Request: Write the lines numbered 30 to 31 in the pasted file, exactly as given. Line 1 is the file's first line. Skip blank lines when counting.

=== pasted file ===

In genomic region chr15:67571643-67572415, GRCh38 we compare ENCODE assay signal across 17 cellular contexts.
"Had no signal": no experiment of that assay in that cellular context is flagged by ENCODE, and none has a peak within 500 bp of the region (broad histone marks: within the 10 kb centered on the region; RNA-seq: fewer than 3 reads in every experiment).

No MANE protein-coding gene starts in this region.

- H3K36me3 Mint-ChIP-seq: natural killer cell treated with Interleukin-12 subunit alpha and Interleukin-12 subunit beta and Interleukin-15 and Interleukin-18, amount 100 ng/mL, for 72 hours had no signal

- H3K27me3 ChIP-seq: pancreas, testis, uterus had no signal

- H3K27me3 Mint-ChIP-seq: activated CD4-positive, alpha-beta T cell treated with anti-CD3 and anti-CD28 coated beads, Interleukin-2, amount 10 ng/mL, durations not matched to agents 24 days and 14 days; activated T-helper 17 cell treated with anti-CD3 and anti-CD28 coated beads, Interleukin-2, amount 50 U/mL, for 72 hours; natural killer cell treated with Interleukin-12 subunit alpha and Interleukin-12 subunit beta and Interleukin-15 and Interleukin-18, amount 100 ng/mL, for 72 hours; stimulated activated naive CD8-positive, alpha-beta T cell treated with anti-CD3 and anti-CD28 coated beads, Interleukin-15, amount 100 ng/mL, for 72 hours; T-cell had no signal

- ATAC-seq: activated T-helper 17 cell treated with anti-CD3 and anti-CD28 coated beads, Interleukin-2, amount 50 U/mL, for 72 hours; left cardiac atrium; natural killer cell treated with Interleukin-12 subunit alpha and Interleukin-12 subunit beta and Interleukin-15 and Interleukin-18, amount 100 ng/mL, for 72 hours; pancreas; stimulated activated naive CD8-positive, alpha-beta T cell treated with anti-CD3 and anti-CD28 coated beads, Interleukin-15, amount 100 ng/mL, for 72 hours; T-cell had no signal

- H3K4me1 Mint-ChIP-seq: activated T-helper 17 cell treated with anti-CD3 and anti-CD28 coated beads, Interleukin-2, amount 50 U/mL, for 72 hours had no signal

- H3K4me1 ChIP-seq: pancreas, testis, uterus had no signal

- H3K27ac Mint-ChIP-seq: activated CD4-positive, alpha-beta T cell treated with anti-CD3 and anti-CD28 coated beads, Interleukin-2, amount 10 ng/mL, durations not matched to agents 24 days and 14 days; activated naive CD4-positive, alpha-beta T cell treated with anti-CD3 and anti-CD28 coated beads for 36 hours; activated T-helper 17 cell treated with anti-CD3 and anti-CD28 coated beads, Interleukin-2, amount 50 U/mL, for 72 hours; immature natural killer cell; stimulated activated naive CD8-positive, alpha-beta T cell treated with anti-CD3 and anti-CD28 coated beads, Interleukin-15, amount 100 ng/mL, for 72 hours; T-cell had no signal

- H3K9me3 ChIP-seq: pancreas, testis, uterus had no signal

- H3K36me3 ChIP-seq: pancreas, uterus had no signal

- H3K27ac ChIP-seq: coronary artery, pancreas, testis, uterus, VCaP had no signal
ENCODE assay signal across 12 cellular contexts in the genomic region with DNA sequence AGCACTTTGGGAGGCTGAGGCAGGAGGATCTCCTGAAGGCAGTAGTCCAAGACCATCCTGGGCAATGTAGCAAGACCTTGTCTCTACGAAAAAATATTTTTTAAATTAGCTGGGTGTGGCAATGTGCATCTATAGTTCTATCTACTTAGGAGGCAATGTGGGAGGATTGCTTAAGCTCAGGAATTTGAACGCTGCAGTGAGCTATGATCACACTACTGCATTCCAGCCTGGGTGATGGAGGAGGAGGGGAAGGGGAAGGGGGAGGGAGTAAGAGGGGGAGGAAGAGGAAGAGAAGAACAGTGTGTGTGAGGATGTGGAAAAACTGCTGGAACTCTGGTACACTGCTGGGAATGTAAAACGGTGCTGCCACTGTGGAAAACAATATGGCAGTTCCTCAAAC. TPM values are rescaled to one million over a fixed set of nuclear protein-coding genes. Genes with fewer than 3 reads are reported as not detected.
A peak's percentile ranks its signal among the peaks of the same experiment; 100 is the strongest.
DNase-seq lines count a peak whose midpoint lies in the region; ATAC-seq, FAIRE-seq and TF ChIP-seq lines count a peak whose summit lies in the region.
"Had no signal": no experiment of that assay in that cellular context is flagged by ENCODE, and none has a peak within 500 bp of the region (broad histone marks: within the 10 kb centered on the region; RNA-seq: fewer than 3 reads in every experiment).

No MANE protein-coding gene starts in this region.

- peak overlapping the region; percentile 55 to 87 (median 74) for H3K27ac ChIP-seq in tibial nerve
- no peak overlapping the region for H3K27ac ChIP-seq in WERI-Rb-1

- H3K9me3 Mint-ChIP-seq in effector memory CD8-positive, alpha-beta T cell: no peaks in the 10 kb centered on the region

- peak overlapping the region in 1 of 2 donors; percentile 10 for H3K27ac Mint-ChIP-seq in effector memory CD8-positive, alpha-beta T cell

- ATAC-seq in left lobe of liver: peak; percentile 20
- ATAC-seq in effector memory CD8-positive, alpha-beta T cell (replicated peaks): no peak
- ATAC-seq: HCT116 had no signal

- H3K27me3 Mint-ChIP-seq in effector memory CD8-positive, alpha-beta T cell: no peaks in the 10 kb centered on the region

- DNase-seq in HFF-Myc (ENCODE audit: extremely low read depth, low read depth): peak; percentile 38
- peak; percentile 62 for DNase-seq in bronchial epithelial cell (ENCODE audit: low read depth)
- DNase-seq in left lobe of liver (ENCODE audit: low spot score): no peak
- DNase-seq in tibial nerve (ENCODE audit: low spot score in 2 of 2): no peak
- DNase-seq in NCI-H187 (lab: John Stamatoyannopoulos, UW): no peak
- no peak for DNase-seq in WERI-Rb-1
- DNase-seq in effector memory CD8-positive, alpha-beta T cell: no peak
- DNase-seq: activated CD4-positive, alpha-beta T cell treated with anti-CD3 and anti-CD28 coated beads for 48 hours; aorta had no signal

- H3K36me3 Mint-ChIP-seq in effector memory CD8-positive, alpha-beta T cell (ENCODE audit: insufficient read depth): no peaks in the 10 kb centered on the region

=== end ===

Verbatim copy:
- DNase-seq in tibial nerve (ENCODE audit: low spot score in 2 of 2): no peak
- DNase-seq in NCI-H187 (lab: John Stamatoyannopoulos, UW): no peak